News World Why Peta Credlin’s brief UK visit does not make her a Brexit expert

Why Peta Credlin’s brief UK visit does not make her a Brexit expert

Peta Credlin
Peta Credlin believes 45 percent of UK trade is now conducted on better terms than WTO rules. Photo: AAP
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Psychologists will spend years trying to unravel the denialism and post-truth politics that swept parts of the Western world in the early 21st century.

Donald Trump is happy to declare daily that up is down and black is white. The Australian media and Parliament have some of the world’s most stubborn voices of climate science denialism, and the UK is awash with politicians who reject warnings about the likely impact of leaving the European Union without a deal with Europe.

There are peculiar common threads in this denialism, suggesting it is all about psychology rather than specific facts or rational policies.

Mr Trump dismisses climate change and the costs of a no-deal Brexit, while British opponents of climate action like Sir Nigel Lawson stick their fingers in their ears when UK business leaders, the Bank of England and other experts talk about the damage the economy is already suffering due to the possibility of a no-deal Brexit.

Now we have Tony Abbott’s former staffer echoing her ex-boss’s opinion that the UK has little to worry about in jumping off the cliffs of Dover into a no-deal Brexit.

After visiting the UK over Christmas, Ms Credlin wrote a column for News Corp newspapers insisting that an “infantile” Britain should stop worrying about “Project Fear in overdrive” as it would be no huge problem to abandon the world’s largest trading block in favour of basic World Trade Organisation rules.  

“Britain already does 55 per cent of its trade under WTO rules, so without a special deal with the EU, it just means the EU 45 per cent would have to be this way too,” she wrote. “It’s how Australia conducts its trade with the EU … so I fail to see the emergency here.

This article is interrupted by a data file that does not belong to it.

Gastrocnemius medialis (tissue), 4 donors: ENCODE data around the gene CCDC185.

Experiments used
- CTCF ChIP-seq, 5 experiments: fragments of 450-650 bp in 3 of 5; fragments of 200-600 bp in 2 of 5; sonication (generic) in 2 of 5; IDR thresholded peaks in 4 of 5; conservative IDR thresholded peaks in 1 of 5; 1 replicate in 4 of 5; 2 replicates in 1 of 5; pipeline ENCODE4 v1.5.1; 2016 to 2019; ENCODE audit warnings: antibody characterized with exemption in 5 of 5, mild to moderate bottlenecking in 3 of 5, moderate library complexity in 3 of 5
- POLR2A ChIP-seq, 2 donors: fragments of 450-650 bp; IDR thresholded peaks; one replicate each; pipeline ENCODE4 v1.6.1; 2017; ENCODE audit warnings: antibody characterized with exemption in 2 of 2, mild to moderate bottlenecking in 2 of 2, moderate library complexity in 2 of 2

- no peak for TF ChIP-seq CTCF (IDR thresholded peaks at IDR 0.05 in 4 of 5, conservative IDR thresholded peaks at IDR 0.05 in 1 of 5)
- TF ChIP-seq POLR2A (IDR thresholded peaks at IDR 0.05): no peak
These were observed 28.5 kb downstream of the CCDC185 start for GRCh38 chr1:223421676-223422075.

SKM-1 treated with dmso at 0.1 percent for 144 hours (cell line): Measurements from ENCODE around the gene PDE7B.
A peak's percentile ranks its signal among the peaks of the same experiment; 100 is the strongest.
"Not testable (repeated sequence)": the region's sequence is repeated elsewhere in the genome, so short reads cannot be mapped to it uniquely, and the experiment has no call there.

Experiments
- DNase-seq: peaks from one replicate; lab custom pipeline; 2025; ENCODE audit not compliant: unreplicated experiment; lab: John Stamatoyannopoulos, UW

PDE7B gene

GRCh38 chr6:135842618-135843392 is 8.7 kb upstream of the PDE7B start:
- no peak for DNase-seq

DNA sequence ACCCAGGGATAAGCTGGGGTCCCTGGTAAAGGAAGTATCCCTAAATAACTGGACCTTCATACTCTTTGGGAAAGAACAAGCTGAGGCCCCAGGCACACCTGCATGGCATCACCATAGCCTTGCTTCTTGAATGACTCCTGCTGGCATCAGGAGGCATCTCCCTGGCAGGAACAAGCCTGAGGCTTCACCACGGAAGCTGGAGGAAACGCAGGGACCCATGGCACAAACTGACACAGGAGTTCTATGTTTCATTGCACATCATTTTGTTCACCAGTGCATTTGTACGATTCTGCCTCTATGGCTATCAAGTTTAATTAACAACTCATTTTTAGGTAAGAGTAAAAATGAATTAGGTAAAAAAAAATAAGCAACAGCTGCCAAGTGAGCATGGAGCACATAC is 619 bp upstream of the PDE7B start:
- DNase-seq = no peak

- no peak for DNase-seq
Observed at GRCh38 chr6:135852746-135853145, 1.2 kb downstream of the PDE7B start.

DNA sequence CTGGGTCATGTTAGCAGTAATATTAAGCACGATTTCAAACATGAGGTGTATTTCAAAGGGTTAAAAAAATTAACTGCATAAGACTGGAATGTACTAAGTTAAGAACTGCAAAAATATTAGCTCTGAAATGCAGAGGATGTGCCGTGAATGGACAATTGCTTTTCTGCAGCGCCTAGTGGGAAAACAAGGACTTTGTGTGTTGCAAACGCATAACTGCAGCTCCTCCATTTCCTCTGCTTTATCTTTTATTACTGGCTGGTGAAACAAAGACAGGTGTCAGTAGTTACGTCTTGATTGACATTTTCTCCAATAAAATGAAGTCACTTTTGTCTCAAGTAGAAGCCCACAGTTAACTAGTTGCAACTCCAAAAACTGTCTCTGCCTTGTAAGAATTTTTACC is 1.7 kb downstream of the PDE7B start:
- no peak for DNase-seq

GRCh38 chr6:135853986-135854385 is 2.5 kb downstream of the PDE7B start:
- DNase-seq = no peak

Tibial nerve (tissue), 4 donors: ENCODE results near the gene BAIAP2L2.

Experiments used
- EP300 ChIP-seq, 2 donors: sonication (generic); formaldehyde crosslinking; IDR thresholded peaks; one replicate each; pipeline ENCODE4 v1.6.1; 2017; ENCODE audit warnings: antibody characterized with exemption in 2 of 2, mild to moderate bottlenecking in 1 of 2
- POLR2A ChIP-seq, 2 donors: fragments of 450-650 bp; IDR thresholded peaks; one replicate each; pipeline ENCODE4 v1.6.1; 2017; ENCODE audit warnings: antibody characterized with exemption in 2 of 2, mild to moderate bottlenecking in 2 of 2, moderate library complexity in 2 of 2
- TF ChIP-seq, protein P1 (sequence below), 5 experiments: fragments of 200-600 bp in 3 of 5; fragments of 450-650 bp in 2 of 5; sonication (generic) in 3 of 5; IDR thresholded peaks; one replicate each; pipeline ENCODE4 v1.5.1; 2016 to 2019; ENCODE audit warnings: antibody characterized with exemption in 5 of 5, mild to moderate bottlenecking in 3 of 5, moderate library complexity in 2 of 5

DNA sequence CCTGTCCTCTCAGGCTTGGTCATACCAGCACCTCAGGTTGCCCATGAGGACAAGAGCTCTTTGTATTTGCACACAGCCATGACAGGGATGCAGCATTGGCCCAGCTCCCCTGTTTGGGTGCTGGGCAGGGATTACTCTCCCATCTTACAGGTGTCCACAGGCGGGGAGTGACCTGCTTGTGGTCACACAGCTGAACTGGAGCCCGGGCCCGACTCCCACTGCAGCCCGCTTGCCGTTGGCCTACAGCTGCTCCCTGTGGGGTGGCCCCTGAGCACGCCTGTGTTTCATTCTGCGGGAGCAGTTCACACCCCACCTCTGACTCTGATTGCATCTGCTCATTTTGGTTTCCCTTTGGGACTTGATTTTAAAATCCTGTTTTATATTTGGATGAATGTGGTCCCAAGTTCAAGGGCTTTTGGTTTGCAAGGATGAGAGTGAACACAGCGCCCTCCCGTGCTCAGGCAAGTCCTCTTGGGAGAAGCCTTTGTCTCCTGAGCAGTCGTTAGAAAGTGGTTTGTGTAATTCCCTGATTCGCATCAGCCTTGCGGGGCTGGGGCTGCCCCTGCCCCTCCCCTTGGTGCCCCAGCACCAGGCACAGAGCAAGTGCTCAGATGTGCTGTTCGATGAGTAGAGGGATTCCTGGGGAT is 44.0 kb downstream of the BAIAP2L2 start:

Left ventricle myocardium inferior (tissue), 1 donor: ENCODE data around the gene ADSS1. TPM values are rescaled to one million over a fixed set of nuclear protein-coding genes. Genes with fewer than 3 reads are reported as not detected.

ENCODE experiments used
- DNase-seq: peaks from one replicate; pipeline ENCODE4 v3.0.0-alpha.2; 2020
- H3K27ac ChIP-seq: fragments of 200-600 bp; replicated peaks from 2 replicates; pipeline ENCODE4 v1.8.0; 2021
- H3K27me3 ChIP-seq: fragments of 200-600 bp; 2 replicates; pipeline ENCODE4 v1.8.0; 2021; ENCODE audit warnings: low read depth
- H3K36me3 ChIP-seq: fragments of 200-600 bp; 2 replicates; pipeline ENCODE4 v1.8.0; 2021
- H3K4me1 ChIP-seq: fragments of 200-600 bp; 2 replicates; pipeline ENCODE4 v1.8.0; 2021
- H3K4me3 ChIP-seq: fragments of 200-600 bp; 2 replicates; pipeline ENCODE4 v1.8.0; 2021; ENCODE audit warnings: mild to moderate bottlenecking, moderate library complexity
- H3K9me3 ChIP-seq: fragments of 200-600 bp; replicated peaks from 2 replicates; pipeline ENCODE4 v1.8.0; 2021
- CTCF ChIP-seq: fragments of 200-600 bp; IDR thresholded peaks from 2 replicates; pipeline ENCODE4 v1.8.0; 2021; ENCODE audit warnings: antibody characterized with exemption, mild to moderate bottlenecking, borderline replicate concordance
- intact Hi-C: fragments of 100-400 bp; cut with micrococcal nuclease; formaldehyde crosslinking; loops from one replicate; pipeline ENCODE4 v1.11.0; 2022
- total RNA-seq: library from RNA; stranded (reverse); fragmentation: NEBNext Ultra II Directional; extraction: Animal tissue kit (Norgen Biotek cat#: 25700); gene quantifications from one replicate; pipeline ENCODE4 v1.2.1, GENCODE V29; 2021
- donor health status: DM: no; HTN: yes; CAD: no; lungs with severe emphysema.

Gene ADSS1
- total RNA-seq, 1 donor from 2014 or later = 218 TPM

“Sure, in the event of no deal, there will be a few weeks – maybe more – of delays at the border and some prices might change as tariffs alter; but stockpiling drugs, worries of no food on the shelves? … Come on Britain – where’s your ‘keep calm and carry on’?”

Now, a brief Christmas visit might have left Ms Credlin better informed about UK trade than most leaders of British industry but as is often said: We are entitled to our own opinions but not our own facts.

The most recent official figures, for 2017, show that Britain actually does about 49 per cent of its trade with the EU and another 12 per cent with countries that have their own trade deals with the EU. That means that 61 per cent of UK trade is now conducted on better terms than WTO rules, rather than the 45 per cent Ms Credlin claims.

And if the UK was staying in the EU its proportion of trade on “better than WTO” rules would soon leap to about 67 per cent because the EU has recently signed deals with G7 powers Japan and Canada and is in advanced talks with Australia, New Zealand, Singapore and Vietnam.

In contrast, a no-deal Brexit would leave the UK starting with no free trade deals, years of treaty work and much less bargaining clout than the EU.

British Prime Minister Theresa May has a busy week ahead as the Brexit deadline looms. Photo: AAP

While “WTO rules” sound perfectly harmless, there is a reason why not one of the WTO’s 164 member nations relies solely on those rules – trade deals almost always deliver more jobs and profits.

Kate Nicholls, the chief lobbyist for Britain’s hospitality industry, says the denialists seem not to realise that WTO rules have other downsides beyond imposing new tariffs and quotas that would drive up prices, spur inflation and threaten supply lines.

“WTO rules also mean there have to be border checks on a lot of other things, from labelling to safety regulations,” she told The New Daily

And the UK has a special problem. While Australia trades through many ports, UK-EU trade would face a massive bottleneck at the English Channel.

A no-deal Brexit would force thousands of truck drivers to complete customs forms in French and English at Dover and Calais every day, Ms Nicholls says. If each truck was stopped for just 90 seconds there would be two-day-long queues within two hours, she reckons, and they would soon stretch to two-week pile-ups, ruining fresh produce and just-in-time supplies.

And yet with just 27 working days left until March 29, the legislated day of Brexit, the UK government has taken on almost none of the new customs staff and infrastructure it would need, let alone bulldozed the white cliffs of Dover to build the world’s biggest parking bay.  

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